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Journalism as a Vocation: Being Young Reporters in Dangerous Countries

Julett (Venezuela), Urvashi (India) and Noelia (Nicaragua) attended the UN’s Reham Al-Farra Memorial Journalism Fellowship last fall

I giovani giornalisti selezionati per la Al-Farra Memorial Journalism Fellowship lo scorso autunno.

We asked the young fellows who attended the Reham Al-Farra Memorial Journalism Fellowship at the UN last fall to tell us what being journalists in their countries – where the press works in difficult circumstances – is like, and what it means to them. Here are the answers of some of them.

Jamal Khashoggi’s story triggered the debate, but the the truth is that his case is not unusual at all. According to the CPJ’s year-end report, 53 journalists were killed around the world between January 2018 and December 2018. Reporters Without Borders counted 63 professional members of the press killed in the same period, and that’s not all: in the last 12 months, 348 journalists were imprisoned because of their job. These worrying trends could be added to President Trump’s usual attacks on media and members of the press, figures he has repeatedly labelled as “enemies of the people” and time and again accused of spreading “fake news”.

With this worrisome data in mind, we asked the young fellows who attended the Reham Al-Farra Memorial Journalism Fellowship at the UN last fall to tell us what being journalists in their countries – where the press works in difficult circumstances – is like, and what it means to them. The 3-week program is an important opportunity for young people (22 to 35) coming from developing countries and countries with economies in transition to cover the United Nations’ activities as correspondents. Mandated in December 1980 by UN General Assembly Resolution 35/201, the Reham Al-Farra Memorial Journalism Fellowship has been awarded to 596 journalists from 168 countries. Here are the comments of the first three young journalists who answered our questions. We hope more will follow.

What made you decide to become a journalist? At what age?

Julett Pineda – Venezuela: “I did not always know I wanted to be a journalist, but since I was 9 years old, I knew I wanted to write. That is why I studied Mass Communication and then went on to major in Journalism. Being curious about other people’s stories and finding ways to recount them made me want to pursue this career”.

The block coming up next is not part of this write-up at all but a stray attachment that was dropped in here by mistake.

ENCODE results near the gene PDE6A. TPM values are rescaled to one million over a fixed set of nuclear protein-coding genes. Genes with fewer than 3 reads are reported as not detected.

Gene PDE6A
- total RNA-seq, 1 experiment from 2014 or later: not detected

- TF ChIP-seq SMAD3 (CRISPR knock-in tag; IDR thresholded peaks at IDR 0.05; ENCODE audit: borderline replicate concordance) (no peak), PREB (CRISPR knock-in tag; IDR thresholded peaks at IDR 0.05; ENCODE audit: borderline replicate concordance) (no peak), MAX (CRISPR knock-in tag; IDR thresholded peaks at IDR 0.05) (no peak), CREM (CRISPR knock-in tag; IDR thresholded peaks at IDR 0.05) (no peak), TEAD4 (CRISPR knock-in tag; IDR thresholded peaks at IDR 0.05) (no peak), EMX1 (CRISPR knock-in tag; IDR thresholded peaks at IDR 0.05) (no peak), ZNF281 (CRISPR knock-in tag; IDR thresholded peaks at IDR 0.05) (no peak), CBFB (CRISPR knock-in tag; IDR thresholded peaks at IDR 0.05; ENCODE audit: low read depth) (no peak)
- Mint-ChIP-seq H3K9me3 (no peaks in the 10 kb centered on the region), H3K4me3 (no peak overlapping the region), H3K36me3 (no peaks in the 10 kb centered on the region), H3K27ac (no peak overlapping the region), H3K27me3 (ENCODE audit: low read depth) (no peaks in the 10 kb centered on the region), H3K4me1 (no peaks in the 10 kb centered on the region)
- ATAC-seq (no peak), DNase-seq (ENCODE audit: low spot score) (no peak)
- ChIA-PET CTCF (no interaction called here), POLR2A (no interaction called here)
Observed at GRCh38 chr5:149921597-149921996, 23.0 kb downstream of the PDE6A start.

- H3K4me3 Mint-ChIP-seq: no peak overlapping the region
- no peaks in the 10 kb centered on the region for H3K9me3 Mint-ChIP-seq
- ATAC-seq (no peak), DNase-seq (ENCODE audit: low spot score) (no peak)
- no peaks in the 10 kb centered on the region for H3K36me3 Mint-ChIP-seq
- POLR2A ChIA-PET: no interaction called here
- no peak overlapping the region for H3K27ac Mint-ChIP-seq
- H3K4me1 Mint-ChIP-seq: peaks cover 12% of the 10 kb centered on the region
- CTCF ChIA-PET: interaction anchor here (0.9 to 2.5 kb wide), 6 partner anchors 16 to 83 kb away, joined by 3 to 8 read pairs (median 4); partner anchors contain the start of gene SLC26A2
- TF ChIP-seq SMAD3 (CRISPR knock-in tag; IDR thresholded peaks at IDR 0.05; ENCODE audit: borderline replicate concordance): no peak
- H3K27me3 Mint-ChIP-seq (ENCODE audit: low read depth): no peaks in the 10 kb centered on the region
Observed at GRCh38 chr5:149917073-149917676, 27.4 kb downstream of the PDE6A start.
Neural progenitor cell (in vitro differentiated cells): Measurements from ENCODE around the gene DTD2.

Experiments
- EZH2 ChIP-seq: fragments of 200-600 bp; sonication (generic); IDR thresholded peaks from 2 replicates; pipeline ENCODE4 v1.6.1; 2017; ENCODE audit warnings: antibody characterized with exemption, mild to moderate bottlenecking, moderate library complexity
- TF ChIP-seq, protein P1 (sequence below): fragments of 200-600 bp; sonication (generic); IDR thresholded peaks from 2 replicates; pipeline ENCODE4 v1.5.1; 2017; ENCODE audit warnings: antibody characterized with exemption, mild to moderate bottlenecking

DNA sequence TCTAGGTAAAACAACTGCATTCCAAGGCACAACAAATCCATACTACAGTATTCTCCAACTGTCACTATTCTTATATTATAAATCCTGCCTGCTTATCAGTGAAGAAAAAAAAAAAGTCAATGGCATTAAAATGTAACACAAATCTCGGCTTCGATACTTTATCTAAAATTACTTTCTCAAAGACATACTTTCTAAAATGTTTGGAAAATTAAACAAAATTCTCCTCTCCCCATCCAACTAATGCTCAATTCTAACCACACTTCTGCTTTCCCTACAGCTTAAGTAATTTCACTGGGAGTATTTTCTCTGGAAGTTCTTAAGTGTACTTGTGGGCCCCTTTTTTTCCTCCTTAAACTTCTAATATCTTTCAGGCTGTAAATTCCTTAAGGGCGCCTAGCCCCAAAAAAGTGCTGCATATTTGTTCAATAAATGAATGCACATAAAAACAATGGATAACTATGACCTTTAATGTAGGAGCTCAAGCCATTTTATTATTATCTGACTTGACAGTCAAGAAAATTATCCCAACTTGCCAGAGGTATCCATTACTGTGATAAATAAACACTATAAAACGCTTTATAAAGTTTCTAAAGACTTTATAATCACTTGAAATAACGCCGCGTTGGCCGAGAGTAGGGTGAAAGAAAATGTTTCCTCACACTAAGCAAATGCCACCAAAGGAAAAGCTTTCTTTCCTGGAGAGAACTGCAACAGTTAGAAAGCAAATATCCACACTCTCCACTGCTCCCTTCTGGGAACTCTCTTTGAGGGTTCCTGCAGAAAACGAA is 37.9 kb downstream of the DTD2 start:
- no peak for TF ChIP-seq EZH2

Urvashi Sarkar – India: “I decided to pursue a career in journalism when I was about 21 years old, which was roughly in the year 2007/2008. I was fascinated by the way in which newspapers in my country (India) covered the US invasion of Iraq, the ‘war on terror’, and the Gujarat riots in India. I began to see journalism as a means of somehow being part of larger movements of social justice”.

Noelia Gutiérrez – Nicaragua: “I liked to read since I was a little girl and eventually I started writing. So I became a journalist expecting to be able to write as a way of living, I was also passionate about telling stories. I think when I decided to be a journalist I didn’t have as many reasons to love this profession as I do now”.

Did your family encourage you in your efforts to make your professional dream come true?

Julett: “Not at all. My father encouraged me to work in advertising. I did a few internships in advertising agencies at first, but I felt it was against my nature. I enrolled in the journalism major and discovered I had made the right choice when I handed in my first article and saw I got the highest grade of the class”.